Sunday, February 21, 2010

17th Feb 2010 - Pak Thale & Lam Pak Bia

Spoon-billed Sandpiper preen sequence, that bill from every angle...

Excellent day's birding with Richard White at Pak Thale and LPB, with at least four SPOON-BILLED SANDPIPERS, and more than 30 other species of wader seen, including GREAT KNOT, LONG-TOED, TEMMINCK'S and RED-NECKED STINTS,  plus MARSH, WOOD and COMMON SANDPIPERS, with both SANDPLOVERS, PACIFIC GOLDEN, GREY, KENTISH, MALAYSIAN and WHITE-FACED PLOVER. We also saw DUNLIN and SANDERLING, neither of which I had seen in Thailand before, but we missed Nordmann's Greenshank and Far Eastern Curlew, both of which are currently present in the area.


Long-toed Stint

Temminck's Stint
Marsh Sandpiper

 Grey-headed Lapwings (rare at Lam Pak Bia)
LPB sand spit held good numbers of terns - GREATER and LESSER CRESTED, CASPIAN, WHISKERED,  GULL-BILLED, LITTLE and COMMON, plus one PALLAS'S GULL (probably the same bird that I photographed in late December)
Common Tern

Whiskered Tern

Lesser Crested Tern

Greater Crested Tern

Phil Round alerted me to the news that there was a skua spp. that had been taken into care by Mr Daeng (who runs the boat out to LPB), after some discussion we agreed to take the Bird back to bangkok, so that it could be rehabilitated at Kasesart Vet School.  On seeing the caged bird, we agreed that it was a POMARINE SKUA, and this has since been confirmed by measurements.

On the way back to Petchaburi, with skua in box on the back seat of the car (a car pom?), we fluked a GREATER SPOTTED EAGLE circling low over the road, seemingly looking for a roost site. The mixed scrub and rice paddies between the inner gulf coastline and Petchaburi is an important area for wintering raptors, and probably deserves more of my attention.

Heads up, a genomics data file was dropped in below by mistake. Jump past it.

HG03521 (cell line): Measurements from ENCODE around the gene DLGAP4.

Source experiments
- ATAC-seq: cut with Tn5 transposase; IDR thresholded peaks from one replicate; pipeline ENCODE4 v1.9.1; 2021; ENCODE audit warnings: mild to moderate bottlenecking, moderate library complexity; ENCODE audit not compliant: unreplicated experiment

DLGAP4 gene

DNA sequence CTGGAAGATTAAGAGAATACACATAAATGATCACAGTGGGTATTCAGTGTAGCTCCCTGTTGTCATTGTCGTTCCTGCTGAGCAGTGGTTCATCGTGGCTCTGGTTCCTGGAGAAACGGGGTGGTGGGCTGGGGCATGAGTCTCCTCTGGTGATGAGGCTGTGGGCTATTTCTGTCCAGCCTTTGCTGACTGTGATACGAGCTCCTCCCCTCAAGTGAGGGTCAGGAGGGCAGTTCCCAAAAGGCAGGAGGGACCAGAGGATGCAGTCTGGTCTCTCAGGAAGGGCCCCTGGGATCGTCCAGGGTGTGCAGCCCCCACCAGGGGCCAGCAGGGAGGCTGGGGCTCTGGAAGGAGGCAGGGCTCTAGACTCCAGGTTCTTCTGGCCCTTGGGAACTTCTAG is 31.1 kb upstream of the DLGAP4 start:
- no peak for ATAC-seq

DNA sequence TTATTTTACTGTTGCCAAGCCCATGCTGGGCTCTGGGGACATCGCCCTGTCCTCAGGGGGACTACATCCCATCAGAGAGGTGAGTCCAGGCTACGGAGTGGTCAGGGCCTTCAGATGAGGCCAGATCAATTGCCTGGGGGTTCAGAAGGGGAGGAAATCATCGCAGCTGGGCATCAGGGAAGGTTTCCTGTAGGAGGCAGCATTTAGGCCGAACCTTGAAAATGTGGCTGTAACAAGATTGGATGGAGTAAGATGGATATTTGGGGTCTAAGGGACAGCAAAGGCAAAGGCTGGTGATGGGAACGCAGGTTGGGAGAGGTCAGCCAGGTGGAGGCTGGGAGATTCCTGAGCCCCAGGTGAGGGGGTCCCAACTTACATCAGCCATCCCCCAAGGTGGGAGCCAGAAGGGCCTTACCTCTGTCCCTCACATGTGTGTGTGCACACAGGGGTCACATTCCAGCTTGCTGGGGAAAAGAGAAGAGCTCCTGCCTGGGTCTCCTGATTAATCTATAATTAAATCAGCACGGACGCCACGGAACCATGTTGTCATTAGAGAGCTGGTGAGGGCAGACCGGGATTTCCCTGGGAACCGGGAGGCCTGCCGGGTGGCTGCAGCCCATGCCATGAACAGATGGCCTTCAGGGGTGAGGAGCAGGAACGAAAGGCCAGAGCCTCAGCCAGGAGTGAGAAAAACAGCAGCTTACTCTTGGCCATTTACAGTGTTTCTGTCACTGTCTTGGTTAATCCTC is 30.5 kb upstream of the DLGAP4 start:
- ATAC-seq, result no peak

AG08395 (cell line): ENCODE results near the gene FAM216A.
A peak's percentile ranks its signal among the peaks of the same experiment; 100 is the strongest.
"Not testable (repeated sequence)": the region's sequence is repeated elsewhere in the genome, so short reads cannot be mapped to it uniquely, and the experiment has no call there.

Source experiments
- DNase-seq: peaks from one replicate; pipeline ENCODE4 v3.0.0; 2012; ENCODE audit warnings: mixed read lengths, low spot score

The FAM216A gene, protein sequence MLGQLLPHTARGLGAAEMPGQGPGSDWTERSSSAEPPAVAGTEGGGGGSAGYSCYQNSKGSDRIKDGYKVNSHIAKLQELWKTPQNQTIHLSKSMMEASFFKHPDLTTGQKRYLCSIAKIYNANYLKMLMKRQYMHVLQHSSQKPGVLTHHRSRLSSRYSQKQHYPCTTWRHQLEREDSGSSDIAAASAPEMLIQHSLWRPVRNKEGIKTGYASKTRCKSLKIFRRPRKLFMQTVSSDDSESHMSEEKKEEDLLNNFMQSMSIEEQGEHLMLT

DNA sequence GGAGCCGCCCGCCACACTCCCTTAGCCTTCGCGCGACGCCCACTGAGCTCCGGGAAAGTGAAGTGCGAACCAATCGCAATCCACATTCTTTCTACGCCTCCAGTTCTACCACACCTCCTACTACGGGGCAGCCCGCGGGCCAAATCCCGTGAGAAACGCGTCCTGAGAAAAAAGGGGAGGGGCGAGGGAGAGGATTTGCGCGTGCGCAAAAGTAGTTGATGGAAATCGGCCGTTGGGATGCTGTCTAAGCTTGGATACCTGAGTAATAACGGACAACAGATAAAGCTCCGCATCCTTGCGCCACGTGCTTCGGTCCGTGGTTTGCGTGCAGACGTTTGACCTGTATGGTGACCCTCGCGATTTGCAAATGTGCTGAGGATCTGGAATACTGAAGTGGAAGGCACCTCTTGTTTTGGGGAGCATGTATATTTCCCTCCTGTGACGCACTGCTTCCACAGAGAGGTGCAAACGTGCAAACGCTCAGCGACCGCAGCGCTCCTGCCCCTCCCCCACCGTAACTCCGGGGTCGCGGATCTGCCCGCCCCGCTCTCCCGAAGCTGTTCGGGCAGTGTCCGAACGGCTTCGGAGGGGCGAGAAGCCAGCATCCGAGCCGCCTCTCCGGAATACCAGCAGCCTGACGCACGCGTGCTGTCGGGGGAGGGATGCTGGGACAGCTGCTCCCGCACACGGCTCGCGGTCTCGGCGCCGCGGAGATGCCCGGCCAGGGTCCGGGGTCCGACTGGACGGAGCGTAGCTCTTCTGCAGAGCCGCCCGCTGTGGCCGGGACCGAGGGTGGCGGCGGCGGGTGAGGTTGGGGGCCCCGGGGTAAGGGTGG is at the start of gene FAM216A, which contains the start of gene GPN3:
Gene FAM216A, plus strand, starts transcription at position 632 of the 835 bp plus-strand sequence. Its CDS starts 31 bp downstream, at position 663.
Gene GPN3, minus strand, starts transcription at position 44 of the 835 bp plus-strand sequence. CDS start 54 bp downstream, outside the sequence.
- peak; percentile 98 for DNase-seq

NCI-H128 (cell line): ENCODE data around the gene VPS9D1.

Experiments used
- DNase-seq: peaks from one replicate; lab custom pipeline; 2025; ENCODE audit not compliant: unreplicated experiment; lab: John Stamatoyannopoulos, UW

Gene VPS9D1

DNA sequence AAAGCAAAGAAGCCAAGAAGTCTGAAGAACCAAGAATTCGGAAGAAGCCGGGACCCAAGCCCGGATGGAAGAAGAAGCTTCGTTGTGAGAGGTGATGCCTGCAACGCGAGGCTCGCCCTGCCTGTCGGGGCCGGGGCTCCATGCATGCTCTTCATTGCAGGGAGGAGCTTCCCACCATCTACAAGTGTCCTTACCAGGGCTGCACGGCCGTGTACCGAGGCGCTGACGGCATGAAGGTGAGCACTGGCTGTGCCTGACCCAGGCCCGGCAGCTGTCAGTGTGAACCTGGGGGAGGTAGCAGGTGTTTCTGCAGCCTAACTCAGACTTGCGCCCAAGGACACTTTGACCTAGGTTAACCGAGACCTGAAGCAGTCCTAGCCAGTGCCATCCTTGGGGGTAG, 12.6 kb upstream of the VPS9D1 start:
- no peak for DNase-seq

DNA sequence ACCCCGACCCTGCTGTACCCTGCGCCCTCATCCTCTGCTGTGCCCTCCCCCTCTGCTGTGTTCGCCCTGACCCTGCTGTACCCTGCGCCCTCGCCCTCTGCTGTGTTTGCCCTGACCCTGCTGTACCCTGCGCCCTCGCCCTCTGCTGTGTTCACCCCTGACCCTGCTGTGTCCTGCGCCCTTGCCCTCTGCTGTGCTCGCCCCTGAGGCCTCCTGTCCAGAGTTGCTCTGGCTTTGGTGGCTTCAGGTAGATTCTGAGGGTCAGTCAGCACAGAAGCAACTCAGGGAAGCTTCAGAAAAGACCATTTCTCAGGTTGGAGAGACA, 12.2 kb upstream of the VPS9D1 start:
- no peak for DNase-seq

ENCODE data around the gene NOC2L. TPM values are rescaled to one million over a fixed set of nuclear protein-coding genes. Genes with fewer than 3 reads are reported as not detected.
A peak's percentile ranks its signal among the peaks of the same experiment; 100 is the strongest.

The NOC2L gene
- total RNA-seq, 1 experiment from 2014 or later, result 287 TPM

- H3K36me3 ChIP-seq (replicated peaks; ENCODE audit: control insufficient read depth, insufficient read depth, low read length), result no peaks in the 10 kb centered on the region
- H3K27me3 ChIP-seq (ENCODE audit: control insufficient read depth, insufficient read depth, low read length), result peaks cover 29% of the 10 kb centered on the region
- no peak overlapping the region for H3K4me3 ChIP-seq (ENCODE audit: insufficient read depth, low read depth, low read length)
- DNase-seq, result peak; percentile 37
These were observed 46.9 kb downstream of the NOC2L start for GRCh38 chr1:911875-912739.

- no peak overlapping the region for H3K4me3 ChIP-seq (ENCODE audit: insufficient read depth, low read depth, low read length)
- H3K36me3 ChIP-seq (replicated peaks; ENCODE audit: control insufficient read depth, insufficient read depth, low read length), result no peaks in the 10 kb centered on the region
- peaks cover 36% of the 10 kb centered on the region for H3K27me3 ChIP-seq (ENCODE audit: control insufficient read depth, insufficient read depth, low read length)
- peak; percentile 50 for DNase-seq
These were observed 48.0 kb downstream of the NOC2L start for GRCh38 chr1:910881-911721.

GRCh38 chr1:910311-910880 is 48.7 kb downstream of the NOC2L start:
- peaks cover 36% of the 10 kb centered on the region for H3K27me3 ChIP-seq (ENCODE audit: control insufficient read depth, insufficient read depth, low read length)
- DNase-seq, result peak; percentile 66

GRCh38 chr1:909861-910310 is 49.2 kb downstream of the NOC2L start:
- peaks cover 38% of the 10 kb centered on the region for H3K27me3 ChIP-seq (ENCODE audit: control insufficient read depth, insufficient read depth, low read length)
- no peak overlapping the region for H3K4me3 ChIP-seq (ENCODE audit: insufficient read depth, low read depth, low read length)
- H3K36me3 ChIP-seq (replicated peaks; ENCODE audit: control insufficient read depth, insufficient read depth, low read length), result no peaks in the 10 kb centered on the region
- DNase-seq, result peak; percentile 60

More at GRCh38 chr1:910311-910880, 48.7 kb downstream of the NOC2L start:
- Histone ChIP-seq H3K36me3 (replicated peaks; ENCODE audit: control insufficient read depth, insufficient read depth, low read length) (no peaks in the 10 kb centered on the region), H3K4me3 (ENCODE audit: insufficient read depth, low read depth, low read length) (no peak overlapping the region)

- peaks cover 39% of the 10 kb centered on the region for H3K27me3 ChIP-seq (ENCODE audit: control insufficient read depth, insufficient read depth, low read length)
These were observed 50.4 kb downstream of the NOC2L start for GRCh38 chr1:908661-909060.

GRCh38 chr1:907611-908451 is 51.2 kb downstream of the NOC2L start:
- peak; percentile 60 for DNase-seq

Greater Spotted Eagle

Wednesday, February 10, 2010

Rubies are red....

Back in Mae Sot, Tak province for a business trip.  Birding before work today produced  very nice, but all-too-brief views of a SIBERIAN RUBYTHROAT, plus BLUE MAGPIE.   Also detected were DUSKY and RADDE'S WARBLERS.

I have a funny relationship with Rubythroats - they are supposed to be abundant in winter in Thailand, but I rarely encounter them (I really want to find one on my local patch, but have little expectation), though this morning's bird disappeared in to an isolated dead bush, and despite waiting for ten minutes to reappear it never showed again. Skulkying little buggers!

I also just received an email saying that there are three drake BAER'S POCHARDS at Bung Borophet, which I drove past yesterday!  My return journey will be with a couple of work colleagues, so it seems unlikely that I'll get a chance to go for them.  Gutted!